What is there that is a common denominator today? Stagflation, after central bank efforts to invigorate economies, without significant government backing, is, as Greenspan says, almost inevitable. Central banks have run out of effective weapons to fight it.


On top that central banks and nations, sit with vast, unprecedented debt. It is clear that nations, so long as they have power, will do anything to prevent defaults, even though, as in the Weimar republic, inflation made debt easily repayable. Nations are different insofar as if they lost their financial credibility, internationally, they need gold survive financially. Venezuela is there now. Weak southern members states in the E.U. were there in the Sovereign debt crisis and used gold/currency swaps maintain credibility.  No nation can be financially profligate without consequences.


If no further stimulus is given to the developed world, we believe that deflation will accelerate. This requires greater stimulus in greater amounts to ensure inflation takes off. The danger is that if ‘stagflation’ degenerates into shrinking recession or worse, inflation will not prove controllable. When Volker used huge interest hikes to match inflation in the eighties it was on the back of a healthy economy in a very different world. At some point in the future, [likely to be closer than you think] such inflation will be excessive. But with economic stagnation, any attempt to halt it could produce economic failure. This is not an option without robust growth [unlikely].


Because we live in an interconnected world and monetary system, the credibility of and confidence in currencies will be flailed. The need for a stable anchor for currencies will be inescapable!


The Chinese Empire

Add to this that China is constructing itself as an independent empire. The economic growth in China has been at the expense of the developed world. In 2000 80% of global cash flow went to the developed world. By 2020 only 35% will go to the developed world and 65% to the emerging world. At the moment the developed world gets around 55% of the global cash flow, but this is falling. This is the foundation of the economic decay of the developed world.


To us the key points that we see that will affect the future in the short, medium and long-term are:

1)    The persistent issuance of new money across the developed world and China. Add to this Greenspan’s concerns of social welfare obligations on both sides of the Atlantic may well prove to be a burden too many for governments in the near future.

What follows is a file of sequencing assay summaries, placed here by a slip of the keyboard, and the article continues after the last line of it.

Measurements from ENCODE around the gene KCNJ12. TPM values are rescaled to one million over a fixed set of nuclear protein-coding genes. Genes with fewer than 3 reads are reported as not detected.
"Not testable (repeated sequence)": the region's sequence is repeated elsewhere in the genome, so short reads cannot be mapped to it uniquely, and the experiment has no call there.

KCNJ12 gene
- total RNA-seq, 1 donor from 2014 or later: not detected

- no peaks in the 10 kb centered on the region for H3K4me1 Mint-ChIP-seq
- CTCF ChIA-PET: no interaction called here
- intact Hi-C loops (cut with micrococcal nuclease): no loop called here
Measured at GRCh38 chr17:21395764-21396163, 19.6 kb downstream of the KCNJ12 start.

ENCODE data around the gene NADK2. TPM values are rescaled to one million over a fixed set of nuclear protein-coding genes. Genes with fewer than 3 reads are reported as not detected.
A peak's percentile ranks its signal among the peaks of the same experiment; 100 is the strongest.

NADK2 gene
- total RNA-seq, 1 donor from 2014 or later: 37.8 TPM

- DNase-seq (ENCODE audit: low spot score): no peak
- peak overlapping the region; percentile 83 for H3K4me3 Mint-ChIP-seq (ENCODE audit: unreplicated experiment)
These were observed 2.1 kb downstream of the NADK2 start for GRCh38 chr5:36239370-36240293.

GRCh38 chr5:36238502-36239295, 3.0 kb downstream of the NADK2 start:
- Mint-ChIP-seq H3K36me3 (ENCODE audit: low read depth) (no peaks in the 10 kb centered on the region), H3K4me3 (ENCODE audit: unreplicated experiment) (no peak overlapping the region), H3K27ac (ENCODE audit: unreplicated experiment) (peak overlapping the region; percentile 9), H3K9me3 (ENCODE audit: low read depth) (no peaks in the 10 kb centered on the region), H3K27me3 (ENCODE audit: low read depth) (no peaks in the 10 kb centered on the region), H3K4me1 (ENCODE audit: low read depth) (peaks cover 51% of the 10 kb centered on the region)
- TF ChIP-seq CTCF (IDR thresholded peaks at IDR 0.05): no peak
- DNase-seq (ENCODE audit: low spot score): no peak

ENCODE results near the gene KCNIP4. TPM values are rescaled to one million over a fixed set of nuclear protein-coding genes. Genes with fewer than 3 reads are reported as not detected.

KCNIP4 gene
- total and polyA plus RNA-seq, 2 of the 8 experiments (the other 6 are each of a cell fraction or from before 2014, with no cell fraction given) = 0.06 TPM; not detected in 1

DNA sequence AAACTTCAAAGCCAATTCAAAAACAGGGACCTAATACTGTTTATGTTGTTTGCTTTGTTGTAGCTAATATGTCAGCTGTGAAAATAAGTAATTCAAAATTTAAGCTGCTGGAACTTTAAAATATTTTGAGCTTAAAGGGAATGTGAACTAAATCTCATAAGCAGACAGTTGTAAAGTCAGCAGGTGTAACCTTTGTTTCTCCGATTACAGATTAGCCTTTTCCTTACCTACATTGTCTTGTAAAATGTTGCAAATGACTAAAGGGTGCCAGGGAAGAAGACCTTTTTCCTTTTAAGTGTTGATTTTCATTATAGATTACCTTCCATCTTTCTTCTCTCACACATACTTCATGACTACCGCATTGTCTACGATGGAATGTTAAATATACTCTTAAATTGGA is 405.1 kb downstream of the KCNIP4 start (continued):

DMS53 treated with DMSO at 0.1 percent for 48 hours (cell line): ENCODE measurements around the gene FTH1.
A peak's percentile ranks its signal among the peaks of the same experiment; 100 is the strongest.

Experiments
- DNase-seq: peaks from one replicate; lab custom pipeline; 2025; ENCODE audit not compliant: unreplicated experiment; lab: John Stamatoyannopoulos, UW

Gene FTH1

2)    The ongoing attempts to lower exchange rates in a race to achieve international competitiveness which will simply result in the international loss of credibility of the world’s currencies.


3)    The excessive increase in national & other debt that will weigh heavily on rising debt: GDP ratios, against a backdrop of continuous and likely rising deflation. This becomes obvious when one sees that despite the vast sums of money that have been created there has barely been any impact on global inflation.


4)    A growing expectation of protectionism [the heavy tariff now being levied on Chinese steel in the U.S. is a start of this process] on both sides of the Atlantic. As currency confidence wanes between nations and exchange rate volatility grows, we expect an increase in defensive actions eliminating trade advantages of other nations.


5)    In addition, we expect Capital Controls to be imposed where either the inflow of capital into strong currencies becomes excessive or the outflow from weaker countries threatens a collapse of the currency.


6)    We see growing division between east and west and between nations in the developed world. Brexit, the decay in the Eurozone, the TTIP trade deal breakdown are all symptomatic of what lies ahead.


7)    It will be divided and that division will highlight its weaknesses. These will exert destructive pressures which will reflect in the confidence in currencies. The net result over time is that what Greenspan, King and Singer said points to a qualitative breakdown of currencies and the global monetary system. The response of nations will be defensive exacerbating the global troubles.


8)    This is when gold, an important reserve asset [as confirmed by the Central Bank Gold agreements since 1999] will be put back in the position it was when paper currencies departed from gold as their anchor.

Put in the words of Greenspan & Singer, “These are dangerous times for stocks”  “The U.S. is headed towards stagflation - We’re not in a stable equilibrium.” – Both men favour gold as the investment!


Gold Forecaster knows of only one company that is geared to prevent confiscation – go to contact:


Legal Notice / Disclaimer

This document is not and should not be construed as an offer to sell or the solicitation of an offer to purchase or subscribe for any investment.  Julian D. W. Phillips makes no guarantee, representation or warranty and accepts no responsibility or liability as to its accuracy or completeness. Expressions of opinion are those of Julian D. W. Phillips only and are subject to change without notice. Julian D. W. Phillips assumes no warranty, liability or guarantee for the current relevance, correctness or completeness of any information provided within this Report and will not be held liable for the consequence of reliance upon any opinion or statement contained herein or any omission. Furthermore, we assume no liability for any direct or indirect loss or damage which you may incur as a result of the use and existence of the information, provided within this Report.